- The Washington Times - Wednesday, July 24, 2019

China’s Defense Ministry lashed out anew Wednesday over Washington’s deployment two years ago of a sophisticated missile defense system to South Korea, asserting in a major new strategy white paper that the move “severely undermined the regional strategic balance” in Northeast Asia.

In its first major outline of Chinese defense priorities since President Xi Jinping came to power more than six years ago, Beijing also said it was determined to prevent “Taiwan independence” and to combat separatist forces in China’s far west Xinjiang region, as well as in Tibet.

But the document focused heavily on the challenge from the U.S., claiming Washington has “adopted unilateral policies” in national security and defense that have “provoked and intensified competition among major countries.”

The U.S. has “significantly increased its defense expenditure, pushed for additional capacity in nuclear, outer space, cyber and missile defense, and undermined global strategic stability,” the white paper said. With arms control pacts weakening, terrorist movements still a danger, and crisis spots such as Iran and Syria defying easy solution, “No country can respond alone or stand aloof,” the document said.

There was no mention of any specific U.S. administration in the document, which separately asserted that NATO has “continued its enlargement,” while Russia too is “strengthening its nuclear and non-nuclear capabilities for strategic containment.”

The Trump administration and the Pentagon did not immediately respond the white paper Wednesday. However, the document, which is the 10th such defense priorities outline that Beijing has released since 1998 — and the first since 2011 — comes just months after U.S. military officials issued their own assessment of China’s growing military might.

A January report by the Defense Intelligence Agency argued that China’s military is closing the gap with the U.S. and that Beijing has an increasingly internationally-focused defense strategy.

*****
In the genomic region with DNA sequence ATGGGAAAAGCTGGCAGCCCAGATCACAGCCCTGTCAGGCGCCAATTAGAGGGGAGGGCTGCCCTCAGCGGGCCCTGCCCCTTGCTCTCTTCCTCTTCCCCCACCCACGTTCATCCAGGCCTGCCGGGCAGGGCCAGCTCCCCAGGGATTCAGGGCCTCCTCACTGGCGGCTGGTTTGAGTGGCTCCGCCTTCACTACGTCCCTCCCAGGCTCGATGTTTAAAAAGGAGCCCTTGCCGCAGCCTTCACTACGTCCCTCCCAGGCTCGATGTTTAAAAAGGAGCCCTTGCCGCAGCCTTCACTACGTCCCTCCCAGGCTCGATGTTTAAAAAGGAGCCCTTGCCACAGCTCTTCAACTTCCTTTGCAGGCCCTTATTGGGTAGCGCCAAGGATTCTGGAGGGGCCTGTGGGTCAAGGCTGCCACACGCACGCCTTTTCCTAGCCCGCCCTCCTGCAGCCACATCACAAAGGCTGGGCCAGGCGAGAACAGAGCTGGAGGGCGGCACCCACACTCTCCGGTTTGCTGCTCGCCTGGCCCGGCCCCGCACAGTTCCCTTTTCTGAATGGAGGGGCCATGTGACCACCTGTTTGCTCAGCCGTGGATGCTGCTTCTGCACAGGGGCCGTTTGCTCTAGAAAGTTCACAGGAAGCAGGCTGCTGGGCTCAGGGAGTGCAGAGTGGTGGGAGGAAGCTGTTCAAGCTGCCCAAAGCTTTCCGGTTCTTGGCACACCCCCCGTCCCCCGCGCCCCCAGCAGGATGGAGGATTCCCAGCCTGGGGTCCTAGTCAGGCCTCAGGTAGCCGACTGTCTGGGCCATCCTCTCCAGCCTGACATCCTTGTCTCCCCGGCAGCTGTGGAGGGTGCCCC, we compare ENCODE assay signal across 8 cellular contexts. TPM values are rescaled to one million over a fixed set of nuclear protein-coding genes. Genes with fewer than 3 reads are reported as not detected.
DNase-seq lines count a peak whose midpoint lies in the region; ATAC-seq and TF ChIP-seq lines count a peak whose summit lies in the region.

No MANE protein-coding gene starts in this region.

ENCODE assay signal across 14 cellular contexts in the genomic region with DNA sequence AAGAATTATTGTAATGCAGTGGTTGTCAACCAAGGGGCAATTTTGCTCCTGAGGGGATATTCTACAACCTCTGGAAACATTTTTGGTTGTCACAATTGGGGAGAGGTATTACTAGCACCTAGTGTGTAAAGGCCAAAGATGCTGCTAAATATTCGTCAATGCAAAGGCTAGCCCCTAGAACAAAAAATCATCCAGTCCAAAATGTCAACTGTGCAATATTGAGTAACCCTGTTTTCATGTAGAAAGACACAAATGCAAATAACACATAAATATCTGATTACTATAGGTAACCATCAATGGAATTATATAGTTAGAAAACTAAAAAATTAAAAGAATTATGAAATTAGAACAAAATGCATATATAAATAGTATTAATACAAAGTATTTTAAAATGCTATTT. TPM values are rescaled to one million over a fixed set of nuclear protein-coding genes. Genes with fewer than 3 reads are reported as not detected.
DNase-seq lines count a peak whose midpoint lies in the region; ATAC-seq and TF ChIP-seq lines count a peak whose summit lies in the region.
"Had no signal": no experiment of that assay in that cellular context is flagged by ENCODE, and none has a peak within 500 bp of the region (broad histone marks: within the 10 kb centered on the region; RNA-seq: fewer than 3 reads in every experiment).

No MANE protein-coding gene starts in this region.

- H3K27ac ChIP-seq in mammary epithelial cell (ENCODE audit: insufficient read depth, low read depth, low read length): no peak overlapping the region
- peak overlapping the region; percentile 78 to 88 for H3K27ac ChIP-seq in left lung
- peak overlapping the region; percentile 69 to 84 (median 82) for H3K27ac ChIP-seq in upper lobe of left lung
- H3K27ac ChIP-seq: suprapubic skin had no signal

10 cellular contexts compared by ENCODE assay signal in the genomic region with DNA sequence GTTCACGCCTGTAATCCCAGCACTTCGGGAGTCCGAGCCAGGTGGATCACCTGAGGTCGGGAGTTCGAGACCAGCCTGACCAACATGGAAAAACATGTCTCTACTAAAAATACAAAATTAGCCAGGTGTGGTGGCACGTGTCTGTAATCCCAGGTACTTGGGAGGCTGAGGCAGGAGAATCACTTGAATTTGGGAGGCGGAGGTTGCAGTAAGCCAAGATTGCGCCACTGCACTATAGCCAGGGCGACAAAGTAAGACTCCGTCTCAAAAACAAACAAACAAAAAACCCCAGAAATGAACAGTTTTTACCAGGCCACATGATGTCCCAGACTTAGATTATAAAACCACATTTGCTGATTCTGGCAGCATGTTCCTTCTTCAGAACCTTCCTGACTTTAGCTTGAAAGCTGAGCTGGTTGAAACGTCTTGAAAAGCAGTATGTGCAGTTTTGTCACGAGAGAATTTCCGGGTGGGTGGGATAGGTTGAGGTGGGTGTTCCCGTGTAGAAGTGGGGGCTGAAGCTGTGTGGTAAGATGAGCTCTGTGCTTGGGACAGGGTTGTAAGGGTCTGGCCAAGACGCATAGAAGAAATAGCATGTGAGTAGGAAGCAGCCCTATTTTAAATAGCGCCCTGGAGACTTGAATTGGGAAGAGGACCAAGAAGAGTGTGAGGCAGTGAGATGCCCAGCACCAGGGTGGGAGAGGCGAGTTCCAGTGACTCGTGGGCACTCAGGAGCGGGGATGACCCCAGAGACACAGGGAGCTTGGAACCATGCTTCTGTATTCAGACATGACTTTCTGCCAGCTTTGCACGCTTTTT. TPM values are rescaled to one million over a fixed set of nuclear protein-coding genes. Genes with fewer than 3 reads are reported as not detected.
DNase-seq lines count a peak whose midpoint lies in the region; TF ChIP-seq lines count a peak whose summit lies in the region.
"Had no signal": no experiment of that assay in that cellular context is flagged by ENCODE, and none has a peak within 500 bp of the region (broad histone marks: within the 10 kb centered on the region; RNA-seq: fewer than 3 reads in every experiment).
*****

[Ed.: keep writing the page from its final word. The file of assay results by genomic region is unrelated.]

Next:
The goal of China’s military buildup is to “impose its will” across Northeast Asia, senior DIA officials said at the time, stressing that Washington’s biggest concerns stem from the possibility that Chinese officials might suddenly embrace a strategy of using military force to achieve their goal of eventually reclaiming control of Taiwan.

Beijing’s new white paper insisted China will not renounce the use of force in efforts to reunify Taiwan with the mainland and vowed to take all necessary military measures to defeat “separatists.”

On a separate front, the white paper published Wednesday defended China’s actions with regard to disputed waters in the South China Sea. U.S. officials have expressed anger over China’s construction during recent years of military facilities on human-made islands in the region, facilities the white paper said represented “necessary defensive capabilities.” The document seemed to downplay the notion that China is eager to actually use military force in the sea disputes. “China is committed to resolving related disputes through negotiations with those states directly involved on the basis of respecting historical facts and international law,” it said. “China continues to work with regional countries to jointly maintain peace and stability.”

But Chinese officials showed little restraint criticizing Washington’s 2017 deployment of the Terminal High Altitude Area Defense system to South Korea, asserting the move “has severely undermined the regional strategic balance and the strategic security interests of regional countries.”

— This article is based in part on wire service reports.

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